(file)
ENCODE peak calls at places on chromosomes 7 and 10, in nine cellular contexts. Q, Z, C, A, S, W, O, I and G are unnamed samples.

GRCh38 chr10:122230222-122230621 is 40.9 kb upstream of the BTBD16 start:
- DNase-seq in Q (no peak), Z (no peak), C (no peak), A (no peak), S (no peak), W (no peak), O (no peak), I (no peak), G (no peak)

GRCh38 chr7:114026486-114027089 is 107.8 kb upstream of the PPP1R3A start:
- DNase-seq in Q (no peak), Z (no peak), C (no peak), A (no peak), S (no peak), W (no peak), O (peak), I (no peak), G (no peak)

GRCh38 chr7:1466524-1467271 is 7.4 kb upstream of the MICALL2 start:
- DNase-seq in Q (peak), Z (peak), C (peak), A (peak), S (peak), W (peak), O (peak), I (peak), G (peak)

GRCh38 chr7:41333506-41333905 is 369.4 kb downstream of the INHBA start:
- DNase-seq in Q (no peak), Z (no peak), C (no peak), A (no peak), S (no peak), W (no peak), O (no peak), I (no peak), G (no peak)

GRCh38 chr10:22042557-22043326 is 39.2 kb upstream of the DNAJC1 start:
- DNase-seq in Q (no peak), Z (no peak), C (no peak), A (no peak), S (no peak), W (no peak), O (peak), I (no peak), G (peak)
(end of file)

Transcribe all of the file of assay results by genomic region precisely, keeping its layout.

ENCODE peak calls at places on chromosomes 7 and 10, in nine cellular contexts. Q, Z, C, A, S, W, O, I and G are unnamed samples.

GRCh38 chr10:122230222-122230621 is 40.9 kb upstream of the BTBD16 start:
- DNase-seq in Q (no peak), Z (no peak), C (no peak), A (no peak), S (no peak), W (no peak), O (no peak), I (no peak), G (no peak)

GRCh38 chr7:114026486-114027089 is 107.8 kb upstream of the PPP1R3A start:
- DNase-seq in Q (no peak), Z (no peak), C (no peak), A (no peak), S (no peak), W (no peak), O (peak), I (no peak), G (no peak)

GRCh38 chr7:1466524-1467271 is 7.4 kb upstream of the MICALL2 start:
- DNase-seq in Q (peak), Z (peak), C (peak), A (peak), S (peak), W (peak), O (peak), I (peak), G (peak)

GRCh38 chr7:41333506-41333905 is 369.4 kb downstream of the INHBA start:
- DNase-seq in Q (no peak), Z (no peak), C (no peak), A (no peak), S (no peak), W (no peak), O (no peak), I (no peak), G (no peak)

GRCh38 chr10:22042557-22043326 is 39.2 kb upstream of the DNAJC1 start:
- DNase-seq in Q (no peak), Z (no peak), C (no peak), A (no peak), S (no peak), W (no peak), O (peak), I (no peak), G (peak)